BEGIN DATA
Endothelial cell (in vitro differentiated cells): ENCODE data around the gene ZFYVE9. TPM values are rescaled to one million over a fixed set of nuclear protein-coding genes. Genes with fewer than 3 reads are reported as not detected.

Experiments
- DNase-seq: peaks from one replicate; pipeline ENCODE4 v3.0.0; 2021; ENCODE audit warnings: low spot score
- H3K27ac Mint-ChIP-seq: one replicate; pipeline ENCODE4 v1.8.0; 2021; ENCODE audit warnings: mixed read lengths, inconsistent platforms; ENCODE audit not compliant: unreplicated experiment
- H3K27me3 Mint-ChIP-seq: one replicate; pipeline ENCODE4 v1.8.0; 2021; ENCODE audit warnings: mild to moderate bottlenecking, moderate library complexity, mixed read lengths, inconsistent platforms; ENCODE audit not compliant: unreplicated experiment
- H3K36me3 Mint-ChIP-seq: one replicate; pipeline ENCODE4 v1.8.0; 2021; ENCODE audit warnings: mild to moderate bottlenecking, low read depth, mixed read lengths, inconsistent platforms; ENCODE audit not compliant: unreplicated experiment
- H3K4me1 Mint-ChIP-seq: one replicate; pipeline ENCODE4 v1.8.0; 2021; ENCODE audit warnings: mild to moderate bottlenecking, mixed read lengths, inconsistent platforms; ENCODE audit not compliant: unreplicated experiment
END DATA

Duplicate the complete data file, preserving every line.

Endothelial cell (in vitro differentiated cells): ENCODE data around the gene ZFYVE9. TPM values are rescaled to one million over a fixed set of nuclear protein-coding genes. Genes with fewer than 3 reads are reported as not detected.

Experiments
- DNase-seq: peaks from one replicate; pipeline ENCODE4 v3.0.0; 2021; ENCODE audit warnings: low spot score
- H3K27ac Mint-ChIP-seq: one replicate; pipeline ENCODE4 v1.8.0; 2021; ENCODE audit warnings: mixed read lengths, inconsistent platforms; ENCODE audit not compliant: unreplicated experiment
- H3K27me3 Mint-ChIP-seq: one replicate; pipeline ENCODE4 v1.8.0; 2021; ENCODE audit warnings: mild to moderate bottlenecking, moderate library complexity, mixed read lengths, inconsistent platforms; ENCODE audit not compliant: unreplicated experiment
- H3K36me3 Mint-ChIP-seq: one replicate; pipeline ENCODE4 v1.8.0; 2021; ENCODE audit warnings: mild to moderate bottlenecking, low read depth, mixed read lengths, inconsistent platforms; ENCODE audit not compliant: unreplicated experiment
- H3K4me1 Mint-ChIP-seq: one replicate; pipeline ENCODE4 v1.8.0; 2021; ENCODE audit warnings: mild to moderate bottlenecking, mixed read lengths, inconsistent platforms; ENCODE audit not compliant: unreplicated experiment